The only thing worse than a child deprived of books is a child immersed in bad ones. Defenders might say that at least a writer such as Walliams gets more children interested in reading, but I see no evidence that he is acting as a gateway drug to better quality gear.

Ouch! But let’s hear one part of that tirade again. Lawrence says:

Anecdotally, I’m told by parents who’ve bought his best-selling books that they’re appalling: sub-Roald Dahl (of whom Walliams is a fan), and devoid of heart or writerly flair.

Yet unless this all happened in the last few days since the Road to Radio Damascus conversion, then Lawrence has known about this for some while, and was not bothered to do something about it.

And just in case there’s any doubt Lawrence somehow lived in a bubble devoid of knowledge of the celebrity children’s author Walliams, let me refer you to this Telegraph piece in the Children’s Books section from 2021:

David Walliams has got away with lazy and distasteful children’s books for too long.

That was Claire Allfree over a year ago, in an article by definition approved by Lawrence as Arts Editor.

I’m also inclined to wonder, since Lawrence seems to value the critical opinion of parents so much, why he doesn’t save on paying professional reviewers and let parents review the new adult titles as well.

Lawrence concluded:

So I’m going to make a pledge. From January, we will review a new book by a children’s author once a week. It could be a picture book for younger readers, a novel for pre-teens, or perhaps some Young Adult fiction. It could be a book by an established (professional) author, or a debut by someone brilliant and unknown. What you won’t see, I promise, is anything by a non-writer who is pushing larger talents out of the way in order to extend their personal brand.

Double-ouch. So those celebrities – there will surely be a good few – who don’t need to hire ghost-writers, who can manage to knock together sentences in a meaningful way, and who perhaps are actually very adept at storytelling, are going to have a tough time, just because they found fame in some other field before putting finger to keyboard.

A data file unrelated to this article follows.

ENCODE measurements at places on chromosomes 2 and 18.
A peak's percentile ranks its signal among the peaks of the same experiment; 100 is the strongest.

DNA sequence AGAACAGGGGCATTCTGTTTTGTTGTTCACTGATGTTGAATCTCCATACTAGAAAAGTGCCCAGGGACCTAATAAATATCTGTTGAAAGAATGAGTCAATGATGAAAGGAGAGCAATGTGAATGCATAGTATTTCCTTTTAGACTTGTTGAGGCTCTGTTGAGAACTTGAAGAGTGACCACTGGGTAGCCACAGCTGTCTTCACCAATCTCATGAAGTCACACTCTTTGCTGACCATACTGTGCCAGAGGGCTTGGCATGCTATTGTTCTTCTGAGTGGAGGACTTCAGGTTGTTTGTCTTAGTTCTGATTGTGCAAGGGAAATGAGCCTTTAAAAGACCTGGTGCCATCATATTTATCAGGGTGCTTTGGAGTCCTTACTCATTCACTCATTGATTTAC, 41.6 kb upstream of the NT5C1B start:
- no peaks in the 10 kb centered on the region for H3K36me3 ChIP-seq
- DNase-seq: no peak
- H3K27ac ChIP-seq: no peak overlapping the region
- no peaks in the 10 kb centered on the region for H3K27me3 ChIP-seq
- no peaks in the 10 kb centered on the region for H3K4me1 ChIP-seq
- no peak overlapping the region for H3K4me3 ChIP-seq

I wonder, Ben, will this mean no reviews of new books by TV celebrity naturalists and scientists and other professionals who aren’t actors, comedians or royalty?

Yet for all the caveats, this is overall good news, in as much as we will finally see, once a week, a children’s book being treated with some respect. That’s a big step forward for the industry.

We can all hope other newspapers and other media adopt a similar policy, but let’s keep in mind that the Daily Telegraph has been around since 1885 – 137 years. Yet it took a chance interview on Radio 4 for Ben Lawrence to wake up to the cold reality of establishment attitudes to children’s literature and how this key sector of the publishing industry is treated as a sideshow.

Had Lawrence been occupied with a phone call or other every-day distraction at those crucial few minutes on that particular morning he would not have heard that interview and reviews of children’s books would have continued to be a sideshow for the Telegraph.

In fairness, Lawrence does admit to a degree of “nostra culpa” (his words – this is the Daily Telegraph, after all. Latin is their first language).

Children’s fiction has always been the Cinderella of the book world, and we journalists need to work much harder in highlighting works for children.

Cinderella? If Lawrence fancies himself as the transforming fairy godmother he’s going to need a bigger wand.

I hope Lawrence’s crusade-fever will prove contagious and other media will follow suit, but I won’t be holding my breath.

I mean, seriously, one single children’s book to be reviewed each week? Not so much a Damascene conversion as a Sunday visit to Church to keep up appearances.

Children’s books are the cornerstone of the publishing industry. If children don’t read, where are the future adult readers?

Publishers have much to answer for here, for letting the media sideline children’s books for so long.

This post was first published on LinkedIn Pulse on December 20. My Gambian ISP had other ideas about it getting into TNPS, but finallly I managed to get online again.

That same day The Bookseller carried a follow-up post to the debate. Check that out here.